That being said, I have been lazy not to fix the hole yet. We've had a lot going on and I'm just not the spackling kind of girl. Oh sure, I can do it, I just prefer not to. The hole has been in the boys bedroom for about 2 months now. A few weeks ago, David saw Parker putting paper down the hole. He reprimanded Parker so we thought the confusion as to whether the hole was a random receptacle was over. It wasn't. Last week, Parker asked me if I would help him get Thomas (the train) out of the hole. I was a little upset with him. I then asked him if he put anything else down the hole. Yes. He also put Ben, the train, down the hole. Fantastic.
I had no idea how I was going to get these darn trains out. I would have just left the wooden friends in the dark ravine if it weren't for the fact that those bad boys cost almost $20 a piece. I figured that there was only one way of getting the trains out, and after consulting with David decided to place another hole in the wall beneath the current reminder of my childish ways. Before I did so, I asked Parker again if there was anything else down the hole. No. He said no.
I strongly believe that lying comes natural for humans. We don't have to be taught. David and I have our flaws for sure, but lying is not one of them for either of us. Parker has not witnessed us lying to escape punishment or to manipulate situations, yet he struggles. Some kids have a harder time than others, and I apparently have one of those kids.
Without Parker knowing, I went into their bedroom and started fishing for Thomas and Ben in the second hole I created. I got a hold of Thomas. Good. I grabbed the second item. Expecting to see Ben, I was surprised when a race car was pulled from the rubble. I thought, maybe he forgot he stuck that down there too. I pulled out another car. Now, I was a little ticked. I then proceeded to pull 14 items from the hole. I was fuming. I wasn't upset that he did it. In fact, I found it kind of funny how his little hands couldn't resist the temptation to experiment with the unknown. No, what made me mad was the lie. I decided to give him one more shot.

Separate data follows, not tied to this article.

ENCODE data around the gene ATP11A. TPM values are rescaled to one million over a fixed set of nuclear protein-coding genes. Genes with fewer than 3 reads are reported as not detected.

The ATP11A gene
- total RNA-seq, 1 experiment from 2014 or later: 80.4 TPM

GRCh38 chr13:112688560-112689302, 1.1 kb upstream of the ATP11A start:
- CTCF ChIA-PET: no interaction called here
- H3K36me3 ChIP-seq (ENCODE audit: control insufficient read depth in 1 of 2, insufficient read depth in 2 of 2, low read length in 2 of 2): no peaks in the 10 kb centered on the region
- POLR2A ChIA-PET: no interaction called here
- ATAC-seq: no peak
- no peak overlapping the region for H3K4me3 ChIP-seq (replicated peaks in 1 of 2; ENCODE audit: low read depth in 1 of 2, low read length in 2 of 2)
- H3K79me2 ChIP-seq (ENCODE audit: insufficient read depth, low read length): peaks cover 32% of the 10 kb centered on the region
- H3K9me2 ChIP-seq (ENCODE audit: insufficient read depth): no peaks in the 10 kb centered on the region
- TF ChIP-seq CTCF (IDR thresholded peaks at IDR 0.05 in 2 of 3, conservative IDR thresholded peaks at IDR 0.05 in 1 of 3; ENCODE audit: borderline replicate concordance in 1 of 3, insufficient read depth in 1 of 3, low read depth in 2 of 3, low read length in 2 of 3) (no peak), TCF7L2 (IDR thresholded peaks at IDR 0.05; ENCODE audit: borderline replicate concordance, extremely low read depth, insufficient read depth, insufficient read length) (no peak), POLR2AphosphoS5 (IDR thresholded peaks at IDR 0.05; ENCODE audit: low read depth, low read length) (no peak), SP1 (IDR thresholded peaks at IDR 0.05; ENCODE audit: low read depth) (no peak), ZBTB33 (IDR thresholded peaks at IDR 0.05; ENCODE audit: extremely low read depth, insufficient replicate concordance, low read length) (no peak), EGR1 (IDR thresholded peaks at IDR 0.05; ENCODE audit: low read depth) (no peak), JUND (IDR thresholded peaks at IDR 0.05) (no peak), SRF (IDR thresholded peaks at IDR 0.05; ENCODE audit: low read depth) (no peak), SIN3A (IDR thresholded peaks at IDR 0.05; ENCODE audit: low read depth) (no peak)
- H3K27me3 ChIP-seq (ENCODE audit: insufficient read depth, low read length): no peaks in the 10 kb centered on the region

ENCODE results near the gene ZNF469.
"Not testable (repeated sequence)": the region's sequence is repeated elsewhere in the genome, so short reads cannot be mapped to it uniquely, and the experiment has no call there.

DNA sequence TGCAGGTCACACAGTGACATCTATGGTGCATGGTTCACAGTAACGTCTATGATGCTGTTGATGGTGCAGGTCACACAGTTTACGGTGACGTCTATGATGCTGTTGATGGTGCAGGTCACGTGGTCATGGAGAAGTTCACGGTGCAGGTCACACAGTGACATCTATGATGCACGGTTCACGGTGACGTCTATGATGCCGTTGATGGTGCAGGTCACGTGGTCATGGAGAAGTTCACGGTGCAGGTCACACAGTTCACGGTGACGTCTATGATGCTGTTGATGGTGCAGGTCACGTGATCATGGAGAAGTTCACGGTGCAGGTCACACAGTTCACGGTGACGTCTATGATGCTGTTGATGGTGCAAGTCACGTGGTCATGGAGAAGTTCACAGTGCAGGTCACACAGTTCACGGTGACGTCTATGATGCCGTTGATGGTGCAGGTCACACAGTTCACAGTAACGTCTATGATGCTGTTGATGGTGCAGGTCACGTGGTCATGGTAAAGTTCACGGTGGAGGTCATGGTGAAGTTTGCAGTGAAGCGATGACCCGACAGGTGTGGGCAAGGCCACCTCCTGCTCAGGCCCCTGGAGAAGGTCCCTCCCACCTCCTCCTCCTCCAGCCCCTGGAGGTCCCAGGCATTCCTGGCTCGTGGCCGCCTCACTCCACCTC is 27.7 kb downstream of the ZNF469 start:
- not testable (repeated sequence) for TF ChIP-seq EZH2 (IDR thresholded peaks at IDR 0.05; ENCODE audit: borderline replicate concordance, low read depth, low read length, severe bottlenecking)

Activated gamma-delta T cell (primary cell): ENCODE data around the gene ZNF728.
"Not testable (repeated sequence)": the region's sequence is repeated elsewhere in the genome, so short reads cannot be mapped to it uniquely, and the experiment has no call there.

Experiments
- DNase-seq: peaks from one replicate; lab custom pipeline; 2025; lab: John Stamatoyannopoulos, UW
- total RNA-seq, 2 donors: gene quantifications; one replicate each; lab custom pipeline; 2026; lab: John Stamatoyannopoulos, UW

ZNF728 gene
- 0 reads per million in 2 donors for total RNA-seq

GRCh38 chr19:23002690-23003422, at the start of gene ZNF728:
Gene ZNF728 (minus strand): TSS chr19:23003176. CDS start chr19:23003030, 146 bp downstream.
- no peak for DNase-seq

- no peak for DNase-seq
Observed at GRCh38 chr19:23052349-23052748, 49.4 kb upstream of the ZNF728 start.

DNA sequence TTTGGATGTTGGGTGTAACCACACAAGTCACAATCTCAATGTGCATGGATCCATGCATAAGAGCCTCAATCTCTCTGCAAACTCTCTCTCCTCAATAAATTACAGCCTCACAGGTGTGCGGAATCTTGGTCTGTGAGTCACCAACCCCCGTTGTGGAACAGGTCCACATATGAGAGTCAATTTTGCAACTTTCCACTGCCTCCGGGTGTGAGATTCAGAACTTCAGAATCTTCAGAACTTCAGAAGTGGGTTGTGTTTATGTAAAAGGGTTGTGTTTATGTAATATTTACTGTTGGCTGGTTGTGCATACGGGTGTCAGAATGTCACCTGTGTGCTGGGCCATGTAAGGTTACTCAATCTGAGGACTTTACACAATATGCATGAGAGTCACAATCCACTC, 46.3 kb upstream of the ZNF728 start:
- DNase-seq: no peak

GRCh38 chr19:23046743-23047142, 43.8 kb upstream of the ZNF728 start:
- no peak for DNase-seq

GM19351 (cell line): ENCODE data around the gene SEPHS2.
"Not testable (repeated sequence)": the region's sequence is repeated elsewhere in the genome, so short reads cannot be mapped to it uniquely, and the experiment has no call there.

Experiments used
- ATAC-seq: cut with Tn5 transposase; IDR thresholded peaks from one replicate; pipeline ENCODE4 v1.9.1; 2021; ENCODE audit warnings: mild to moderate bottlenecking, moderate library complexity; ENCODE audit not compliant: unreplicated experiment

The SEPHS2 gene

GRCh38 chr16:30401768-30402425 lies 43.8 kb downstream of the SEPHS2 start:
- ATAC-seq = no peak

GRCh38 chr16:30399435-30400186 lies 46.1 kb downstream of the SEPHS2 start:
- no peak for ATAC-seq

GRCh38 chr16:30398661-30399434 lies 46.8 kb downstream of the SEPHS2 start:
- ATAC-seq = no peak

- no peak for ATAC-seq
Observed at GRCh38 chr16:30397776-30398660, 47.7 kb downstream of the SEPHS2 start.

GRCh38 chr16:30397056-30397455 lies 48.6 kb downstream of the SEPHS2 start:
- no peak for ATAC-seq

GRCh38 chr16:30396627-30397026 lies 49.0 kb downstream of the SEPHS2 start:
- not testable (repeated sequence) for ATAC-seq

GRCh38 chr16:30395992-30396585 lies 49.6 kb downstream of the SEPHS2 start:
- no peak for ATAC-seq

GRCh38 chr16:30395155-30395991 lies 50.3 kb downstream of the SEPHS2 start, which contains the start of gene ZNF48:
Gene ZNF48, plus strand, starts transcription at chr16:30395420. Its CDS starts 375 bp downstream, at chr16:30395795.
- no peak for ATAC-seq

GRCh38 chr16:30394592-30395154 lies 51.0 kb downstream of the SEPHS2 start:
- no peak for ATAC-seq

I went to where he was and explained to him that because he didn't choose to take care of his trains, he would be losing the privilege to play with them the rest of the day. Then I explained to him what the consequence for lying would be which also included losing the trains for a day. I essentially made it to where he was getting disciplined for not taking care of his toys both ways, but was being pardoned from other punishments if he told me the truth. I had him repeat back to me the ground rules for the upcoming conversation to make sure he got what was going on. Three-year-olds like to play the stupid card sometimes when they have a full grasp of the situation. I was trying to eliminate the possibility of confusion. Nope, there was no confusion. He understood what I was asking. I then posed the question to him on more time. "Parker, did you put anything else besides Ben and Thomas down the hole." He shook his head and adamantly responded with a "No."
I took him in his bedroom where the mass of drywall dust covered toys lay and upon seeing them he immediately started to act remorseful. He knew he had been caught. After receiving his punishment we had a good long talk about lying and trust. I know I didn't completely get through to him, but it was a start. The rest of the day he apologized for lying to me and for hurting my feelings and trust. I was thankful that I was able to teach him a lesson that day. We parents really do have such an important job.
Meet the hole and its captives.
Don't let this sweet little face fool you, I have my work cut out with him. It really is totally worth it.